The materials expose children to fine arts through exploration. Students participate in a variety of activities through multiple mediums, including dance, music, dramatic play, painting, and drawing. The materials emphasize the students’ engagement in the process of creating, rather than the product that is created.
Evidence includes but is not limited to:
Students have various opportunities for movement and dance throughout the day. The curriculum provides planned transition activities that involve chants, rhymes, and movement. During Theme 2, “Transition Time,” students stand up, form a circle, and hold hands. As the class chants together, the children walk around the circle. The chant repeats two phrases, “Walk together, walk together.” and “Let’s stop and….” Each time, the students say a different action at the end: Let’s stop and clap. The teacher can provide a variation, asking children to uniquely move in place when the circle stops.
Later in Theme 2, students participate in a “Creativity Station.” Each time this station is listed in a lesson, it includes a different list of suggested art materials and possible thematic connections. This time, the list suggestions include picture cards, mirrors, dry-erase markers, drawing paper, pencils, crayons, markers, paint, and paintbrushes. The students use these materials to create self-portraits, and they can explore without limitation or direction. The teacher observes how they use the materials and offers different suggestions.
During an early Theme 4 lesson, students make music with plastic bottles and investigate how different earth materials sound. In this activity, they have the freedom to choose what materials to place in their bottles, and they are encouraged to work with a partner. Once complete, they listen to their own shaker and to the shakers of their friends to determine how they sound alike or different. During a later “STEM Center,” children reuse milk cartons to create and design a planter. After reading the book, 10 Things I Can Do to Help My World, the students share why it is important to care for our environment. This activity includes a scripted teacher model: “I cut the top off this milk carton. I might glue on tissue paper, pom-poms, ribbon, or paint.” Children discuss which materials they are going to use; during the discussion, the teacher encourages students to use the academic vocabulary, care, recycle, and reuse.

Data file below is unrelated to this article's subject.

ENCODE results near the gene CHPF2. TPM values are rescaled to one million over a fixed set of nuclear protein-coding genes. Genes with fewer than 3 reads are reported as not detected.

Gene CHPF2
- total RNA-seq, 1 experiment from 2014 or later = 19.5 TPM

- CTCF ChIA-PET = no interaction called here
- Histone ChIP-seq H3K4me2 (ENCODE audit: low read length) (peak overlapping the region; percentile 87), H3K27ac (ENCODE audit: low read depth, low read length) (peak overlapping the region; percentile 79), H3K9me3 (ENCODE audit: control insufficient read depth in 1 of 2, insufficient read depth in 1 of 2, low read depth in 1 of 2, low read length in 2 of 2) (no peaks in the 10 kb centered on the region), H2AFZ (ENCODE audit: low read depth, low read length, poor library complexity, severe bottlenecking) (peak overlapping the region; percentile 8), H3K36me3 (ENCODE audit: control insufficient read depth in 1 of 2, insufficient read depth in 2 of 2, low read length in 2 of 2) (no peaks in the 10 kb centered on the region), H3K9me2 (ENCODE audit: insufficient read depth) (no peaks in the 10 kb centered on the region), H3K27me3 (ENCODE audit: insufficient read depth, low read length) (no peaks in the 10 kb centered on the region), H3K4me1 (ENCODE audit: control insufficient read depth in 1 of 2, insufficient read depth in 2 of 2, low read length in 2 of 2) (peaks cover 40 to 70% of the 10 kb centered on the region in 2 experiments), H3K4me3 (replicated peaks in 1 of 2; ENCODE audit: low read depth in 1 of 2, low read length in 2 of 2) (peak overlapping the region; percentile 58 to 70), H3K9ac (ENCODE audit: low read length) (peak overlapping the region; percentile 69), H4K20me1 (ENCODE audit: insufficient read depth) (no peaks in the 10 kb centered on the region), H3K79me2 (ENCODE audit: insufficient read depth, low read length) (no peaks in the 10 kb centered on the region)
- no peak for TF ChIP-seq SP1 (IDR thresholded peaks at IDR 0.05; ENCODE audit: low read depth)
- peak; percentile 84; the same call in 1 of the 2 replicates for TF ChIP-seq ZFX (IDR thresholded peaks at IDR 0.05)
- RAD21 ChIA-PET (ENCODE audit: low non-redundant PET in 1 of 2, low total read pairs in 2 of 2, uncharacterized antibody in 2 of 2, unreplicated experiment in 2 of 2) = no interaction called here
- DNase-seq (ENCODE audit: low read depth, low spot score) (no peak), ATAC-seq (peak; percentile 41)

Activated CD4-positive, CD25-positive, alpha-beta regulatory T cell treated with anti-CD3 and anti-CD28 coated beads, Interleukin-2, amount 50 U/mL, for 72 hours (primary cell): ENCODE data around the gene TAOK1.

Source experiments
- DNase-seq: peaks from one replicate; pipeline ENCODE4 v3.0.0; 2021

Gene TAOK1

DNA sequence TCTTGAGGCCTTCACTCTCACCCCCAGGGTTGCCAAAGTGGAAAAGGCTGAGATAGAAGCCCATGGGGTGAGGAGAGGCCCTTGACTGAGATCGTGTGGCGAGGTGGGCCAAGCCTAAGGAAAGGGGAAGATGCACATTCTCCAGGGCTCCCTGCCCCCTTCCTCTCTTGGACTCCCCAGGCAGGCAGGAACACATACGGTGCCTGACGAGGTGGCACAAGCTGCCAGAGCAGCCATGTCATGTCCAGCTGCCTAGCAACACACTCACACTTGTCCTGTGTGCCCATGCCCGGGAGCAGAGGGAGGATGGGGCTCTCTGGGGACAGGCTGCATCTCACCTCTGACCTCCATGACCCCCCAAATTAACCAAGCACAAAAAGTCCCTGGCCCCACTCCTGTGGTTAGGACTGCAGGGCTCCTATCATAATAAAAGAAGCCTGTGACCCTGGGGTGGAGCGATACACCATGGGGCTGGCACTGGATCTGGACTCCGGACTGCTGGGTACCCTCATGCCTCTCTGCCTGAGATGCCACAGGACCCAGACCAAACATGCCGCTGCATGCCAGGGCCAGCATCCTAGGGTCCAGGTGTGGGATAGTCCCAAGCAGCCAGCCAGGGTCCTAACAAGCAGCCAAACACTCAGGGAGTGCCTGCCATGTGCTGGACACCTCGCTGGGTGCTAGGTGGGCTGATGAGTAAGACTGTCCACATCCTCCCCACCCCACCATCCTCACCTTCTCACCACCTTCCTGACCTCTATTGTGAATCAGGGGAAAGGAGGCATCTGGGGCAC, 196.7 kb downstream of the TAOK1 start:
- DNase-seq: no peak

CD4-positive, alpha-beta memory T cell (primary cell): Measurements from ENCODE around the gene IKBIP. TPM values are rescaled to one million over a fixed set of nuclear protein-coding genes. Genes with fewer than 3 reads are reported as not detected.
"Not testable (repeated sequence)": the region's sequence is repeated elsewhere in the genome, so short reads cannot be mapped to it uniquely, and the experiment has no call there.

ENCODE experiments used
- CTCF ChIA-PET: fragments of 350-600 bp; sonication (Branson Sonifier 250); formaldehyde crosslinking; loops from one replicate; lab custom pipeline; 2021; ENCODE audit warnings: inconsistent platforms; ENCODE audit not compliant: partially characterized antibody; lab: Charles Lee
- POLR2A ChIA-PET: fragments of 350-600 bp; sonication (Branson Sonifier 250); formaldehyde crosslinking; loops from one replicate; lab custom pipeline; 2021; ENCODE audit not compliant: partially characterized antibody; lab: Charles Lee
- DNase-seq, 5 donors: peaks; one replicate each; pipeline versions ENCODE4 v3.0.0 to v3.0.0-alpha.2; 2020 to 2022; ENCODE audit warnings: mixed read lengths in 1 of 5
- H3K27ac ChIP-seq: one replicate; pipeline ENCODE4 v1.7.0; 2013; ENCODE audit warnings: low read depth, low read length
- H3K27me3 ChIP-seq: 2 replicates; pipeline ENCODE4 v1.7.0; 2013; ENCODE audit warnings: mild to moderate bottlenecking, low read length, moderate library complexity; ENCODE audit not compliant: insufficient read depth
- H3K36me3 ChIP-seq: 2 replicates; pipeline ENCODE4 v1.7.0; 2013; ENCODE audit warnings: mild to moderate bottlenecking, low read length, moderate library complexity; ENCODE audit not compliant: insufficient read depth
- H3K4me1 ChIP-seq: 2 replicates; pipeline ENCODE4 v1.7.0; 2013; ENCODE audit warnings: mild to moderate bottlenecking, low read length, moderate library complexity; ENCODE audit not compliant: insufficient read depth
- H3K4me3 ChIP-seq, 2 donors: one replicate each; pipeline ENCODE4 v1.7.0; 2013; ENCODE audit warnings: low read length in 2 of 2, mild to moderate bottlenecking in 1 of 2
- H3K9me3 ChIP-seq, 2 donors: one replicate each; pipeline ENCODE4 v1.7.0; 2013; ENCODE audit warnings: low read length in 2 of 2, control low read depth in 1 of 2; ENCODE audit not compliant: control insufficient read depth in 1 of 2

Daily dance opportunities are often based on songs. For example, in Theme 6, students sing about food preparation; they decide as a class the best kind of movement to help remember the meaning of boiled and fried. Science lessons throughout the theme include songs about lettuce, beans, carrots, and plants. Then during the structured lesson for “Music Circle,” children sing and move to Old MacDonald. The teacher models how to do the movements to the song, such as moving to the right on here and to the left on there. As they sing, the class adds additional movements to the routine.
In Theme 7, students sing the song, Row, Row, Row Your Boat and act out the movements while they sing. Then, they change the words to Drive, Drive, Drive Your Car and act out the song. This activity directly relates to an art center. Students use paint and various other materials to create different parts of a train. The teacher models the desired process, demonstrating tying the smock, placing appropriate amounts of paint on the paintbrush, and using the slow, wide strokes to paint; The product is not as important in this activity. Teacher questions promote process reflection: “Why did you choose this color? What will you do to make this part look like a train engine?”
The materials provide opportunities to link technology into the classroom experience. Students explore and use digital tools via tablet, and the tools enhance student learning appropriately. The technology activities are not a distraction, and teachers have access to necessary implementation and facilitation guidance.
Evidence includes but is not limited to:
The materials provide opportunities for children to engage with technology in a way that meaningfully connects to the classroom experience. Digital texts, visuals, and scaffolds are consistently integrated throughout the normal classroom experience. These materials are age-appropriate for prekindergarten children and can be used on interactive whiteboards. All the print materials are available for projection from the publisher’s website. Technology-based practice occurs within the “Technology Circle,” “Technology Center,” “Reading and Listening Center,” and “Library Center.” Technology Circles primarily involve direct instruction, while centers primarily involve playful practice.
In the Technology Center, children develop literacy and math skills using the Games app, “Javi’s Whirly World.” The Reading and Listening Center is set up so students can participate in different online reading activities. For one activity, specific teacher guidance states: “Have children turn on a computer or digital device. Guide them to the letter sounds game. Children can listen to the sounds that letters spell. They can choose the word from three choices that begin with a certain letter sound.” Then, in the Library Center, children can access a wealth of literature online; different texts-types include trade books, tales, rhymes, and fables.